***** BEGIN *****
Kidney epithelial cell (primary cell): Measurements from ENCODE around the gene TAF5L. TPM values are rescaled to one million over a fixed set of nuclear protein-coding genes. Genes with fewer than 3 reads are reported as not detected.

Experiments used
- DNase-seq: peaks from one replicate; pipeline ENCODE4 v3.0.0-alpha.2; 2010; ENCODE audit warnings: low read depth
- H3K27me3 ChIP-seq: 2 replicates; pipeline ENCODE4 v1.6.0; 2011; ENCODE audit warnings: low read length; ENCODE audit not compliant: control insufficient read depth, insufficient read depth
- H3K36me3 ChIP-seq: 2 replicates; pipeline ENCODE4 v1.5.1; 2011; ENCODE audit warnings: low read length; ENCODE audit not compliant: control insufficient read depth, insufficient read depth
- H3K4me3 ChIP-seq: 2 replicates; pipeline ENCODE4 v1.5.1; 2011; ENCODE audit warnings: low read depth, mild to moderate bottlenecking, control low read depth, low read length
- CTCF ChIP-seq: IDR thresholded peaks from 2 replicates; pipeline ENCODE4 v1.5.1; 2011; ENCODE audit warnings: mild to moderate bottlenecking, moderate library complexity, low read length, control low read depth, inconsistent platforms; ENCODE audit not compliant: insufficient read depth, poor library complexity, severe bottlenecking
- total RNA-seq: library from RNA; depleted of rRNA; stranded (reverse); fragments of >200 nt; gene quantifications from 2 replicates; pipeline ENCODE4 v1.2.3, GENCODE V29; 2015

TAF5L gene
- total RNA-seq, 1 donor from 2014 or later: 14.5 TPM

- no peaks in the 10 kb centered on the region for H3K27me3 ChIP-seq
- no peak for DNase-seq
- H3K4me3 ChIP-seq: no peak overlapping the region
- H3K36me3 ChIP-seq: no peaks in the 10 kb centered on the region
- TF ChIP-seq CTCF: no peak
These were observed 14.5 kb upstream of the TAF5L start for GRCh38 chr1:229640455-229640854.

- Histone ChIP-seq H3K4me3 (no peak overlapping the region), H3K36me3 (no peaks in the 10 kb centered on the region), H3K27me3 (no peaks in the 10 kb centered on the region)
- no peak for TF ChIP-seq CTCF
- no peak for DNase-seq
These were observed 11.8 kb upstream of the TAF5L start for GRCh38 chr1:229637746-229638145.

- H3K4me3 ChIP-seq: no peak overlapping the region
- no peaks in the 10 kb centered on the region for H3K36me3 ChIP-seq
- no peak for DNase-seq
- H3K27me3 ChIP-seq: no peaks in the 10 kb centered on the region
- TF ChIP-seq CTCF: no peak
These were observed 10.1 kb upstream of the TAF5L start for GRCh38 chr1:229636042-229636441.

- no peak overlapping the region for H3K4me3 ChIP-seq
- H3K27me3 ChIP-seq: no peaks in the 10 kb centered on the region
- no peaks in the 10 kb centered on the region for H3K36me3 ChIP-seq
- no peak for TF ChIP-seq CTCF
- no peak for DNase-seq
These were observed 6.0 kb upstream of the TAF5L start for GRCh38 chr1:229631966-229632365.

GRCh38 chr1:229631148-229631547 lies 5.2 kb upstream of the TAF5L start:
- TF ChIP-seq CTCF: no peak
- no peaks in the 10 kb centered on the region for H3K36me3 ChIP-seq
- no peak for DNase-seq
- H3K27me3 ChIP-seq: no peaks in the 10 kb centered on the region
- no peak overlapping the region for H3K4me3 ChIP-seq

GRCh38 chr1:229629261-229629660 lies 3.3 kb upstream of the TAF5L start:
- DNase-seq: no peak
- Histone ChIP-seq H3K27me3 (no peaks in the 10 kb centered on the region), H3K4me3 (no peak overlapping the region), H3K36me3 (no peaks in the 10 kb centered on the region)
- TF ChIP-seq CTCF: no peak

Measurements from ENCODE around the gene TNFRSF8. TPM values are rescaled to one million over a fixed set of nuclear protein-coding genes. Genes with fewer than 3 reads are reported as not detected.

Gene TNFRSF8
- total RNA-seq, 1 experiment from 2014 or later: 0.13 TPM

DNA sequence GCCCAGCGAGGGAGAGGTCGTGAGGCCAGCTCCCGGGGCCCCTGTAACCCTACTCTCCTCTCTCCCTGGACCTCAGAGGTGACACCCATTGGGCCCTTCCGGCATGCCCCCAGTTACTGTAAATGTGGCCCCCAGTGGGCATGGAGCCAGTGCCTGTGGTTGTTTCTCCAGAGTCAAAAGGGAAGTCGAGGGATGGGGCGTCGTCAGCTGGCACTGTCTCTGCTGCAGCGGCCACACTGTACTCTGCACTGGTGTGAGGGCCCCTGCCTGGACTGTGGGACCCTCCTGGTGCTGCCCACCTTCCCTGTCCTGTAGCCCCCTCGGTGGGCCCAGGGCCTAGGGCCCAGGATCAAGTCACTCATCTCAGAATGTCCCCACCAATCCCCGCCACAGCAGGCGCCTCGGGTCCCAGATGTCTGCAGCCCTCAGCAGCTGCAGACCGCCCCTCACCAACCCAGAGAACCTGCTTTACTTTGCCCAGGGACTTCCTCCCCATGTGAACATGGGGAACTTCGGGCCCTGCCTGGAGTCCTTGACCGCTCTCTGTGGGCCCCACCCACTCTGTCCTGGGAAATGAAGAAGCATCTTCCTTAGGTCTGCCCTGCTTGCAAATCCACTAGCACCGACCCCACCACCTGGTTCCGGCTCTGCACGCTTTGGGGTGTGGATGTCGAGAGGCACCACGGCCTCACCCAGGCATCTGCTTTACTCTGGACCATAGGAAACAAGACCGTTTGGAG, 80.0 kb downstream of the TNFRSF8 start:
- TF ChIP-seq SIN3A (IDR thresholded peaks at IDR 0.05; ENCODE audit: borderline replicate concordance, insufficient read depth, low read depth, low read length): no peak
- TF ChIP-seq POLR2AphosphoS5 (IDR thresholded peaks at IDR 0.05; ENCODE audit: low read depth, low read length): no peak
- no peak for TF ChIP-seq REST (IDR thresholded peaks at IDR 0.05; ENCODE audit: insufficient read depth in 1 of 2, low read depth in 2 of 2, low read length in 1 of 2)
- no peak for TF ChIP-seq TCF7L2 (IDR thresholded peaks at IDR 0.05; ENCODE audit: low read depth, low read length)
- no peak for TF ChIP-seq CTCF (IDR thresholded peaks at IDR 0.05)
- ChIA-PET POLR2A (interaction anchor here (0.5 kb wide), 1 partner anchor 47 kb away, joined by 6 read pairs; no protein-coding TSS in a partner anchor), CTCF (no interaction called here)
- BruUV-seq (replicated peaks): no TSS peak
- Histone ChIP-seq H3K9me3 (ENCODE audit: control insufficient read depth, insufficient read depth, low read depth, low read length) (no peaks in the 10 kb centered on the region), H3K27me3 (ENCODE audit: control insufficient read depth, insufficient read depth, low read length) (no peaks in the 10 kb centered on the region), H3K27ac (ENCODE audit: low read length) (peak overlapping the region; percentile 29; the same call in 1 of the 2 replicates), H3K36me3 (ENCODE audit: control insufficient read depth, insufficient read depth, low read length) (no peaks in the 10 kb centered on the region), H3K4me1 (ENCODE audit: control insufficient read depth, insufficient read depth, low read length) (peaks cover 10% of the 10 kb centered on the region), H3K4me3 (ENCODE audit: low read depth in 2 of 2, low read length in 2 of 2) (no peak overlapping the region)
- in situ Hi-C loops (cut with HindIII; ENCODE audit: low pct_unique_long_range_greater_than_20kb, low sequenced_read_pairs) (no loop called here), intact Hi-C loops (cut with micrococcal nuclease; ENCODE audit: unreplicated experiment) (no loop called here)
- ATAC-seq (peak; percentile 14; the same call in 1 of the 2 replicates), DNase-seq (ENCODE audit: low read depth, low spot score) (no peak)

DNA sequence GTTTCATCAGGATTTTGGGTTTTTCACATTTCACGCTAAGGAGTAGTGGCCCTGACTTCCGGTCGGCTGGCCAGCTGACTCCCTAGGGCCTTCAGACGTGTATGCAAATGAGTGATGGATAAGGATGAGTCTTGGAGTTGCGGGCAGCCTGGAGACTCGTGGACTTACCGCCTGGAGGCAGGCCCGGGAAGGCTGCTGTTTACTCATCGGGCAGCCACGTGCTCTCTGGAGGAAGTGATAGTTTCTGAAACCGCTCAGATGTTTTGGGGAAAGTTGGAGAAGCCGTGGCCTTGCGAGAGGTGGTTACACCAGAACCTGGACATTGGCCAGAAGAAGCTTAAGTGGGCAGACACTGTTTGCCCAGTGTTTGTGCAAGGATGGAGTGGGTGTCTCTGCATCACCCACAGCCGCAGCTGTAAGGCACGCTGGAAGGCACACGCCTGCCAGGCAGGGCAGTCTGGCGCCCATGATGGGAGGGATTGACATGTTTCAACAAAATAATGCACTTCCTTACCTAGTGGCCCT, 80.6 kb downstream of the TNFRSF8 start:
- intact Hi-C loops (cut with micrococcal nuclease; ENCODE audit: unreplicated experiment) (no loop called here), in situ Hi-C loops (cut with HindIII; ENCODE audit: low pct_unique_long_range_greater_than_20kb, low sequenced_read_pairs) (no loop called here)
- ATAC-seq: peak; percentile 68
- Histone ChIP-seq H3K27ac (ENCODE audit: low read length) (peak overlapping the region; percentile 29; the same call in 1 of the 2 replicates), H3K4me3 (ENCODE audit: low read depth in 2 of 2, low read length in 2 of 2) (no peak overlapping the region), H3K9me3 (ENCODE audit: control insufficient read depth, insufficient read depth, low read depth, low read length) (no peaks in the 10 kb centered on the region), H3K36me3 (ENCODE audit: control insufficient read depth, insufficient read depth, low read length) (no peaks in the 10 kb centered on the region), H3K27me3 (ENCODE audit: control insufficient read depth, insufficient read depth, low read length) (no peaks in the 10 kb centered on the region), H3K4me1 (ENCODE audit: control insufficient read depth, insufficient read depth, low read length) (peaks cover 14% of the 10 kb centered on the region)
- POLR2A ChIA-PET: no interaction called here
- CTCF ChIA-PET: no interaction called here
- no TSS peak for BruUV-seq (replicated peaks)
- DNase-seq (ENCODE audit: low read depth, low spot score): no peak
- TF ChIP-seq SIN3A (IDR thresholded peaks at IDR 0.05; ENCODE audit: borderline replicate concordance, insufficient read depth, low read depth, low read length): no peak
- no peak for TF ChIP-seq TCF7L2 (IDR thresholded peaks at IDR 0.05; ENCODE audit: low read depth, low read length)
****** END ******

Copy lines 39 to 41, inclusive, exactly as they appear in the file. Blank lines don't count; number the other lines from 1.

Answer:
GRCh38 chr1:229629261-229629660 lies 3.3 kb upstream of the TAF5L start:
- DNase-seq: no peak
- Histone ChIP-seq H3K27me3 (no peaks in the 10 kb centered on the region), H3K4me3 (no peak overlapping the region), H3K36me3 (no peaks in the 10 kb centered on the region)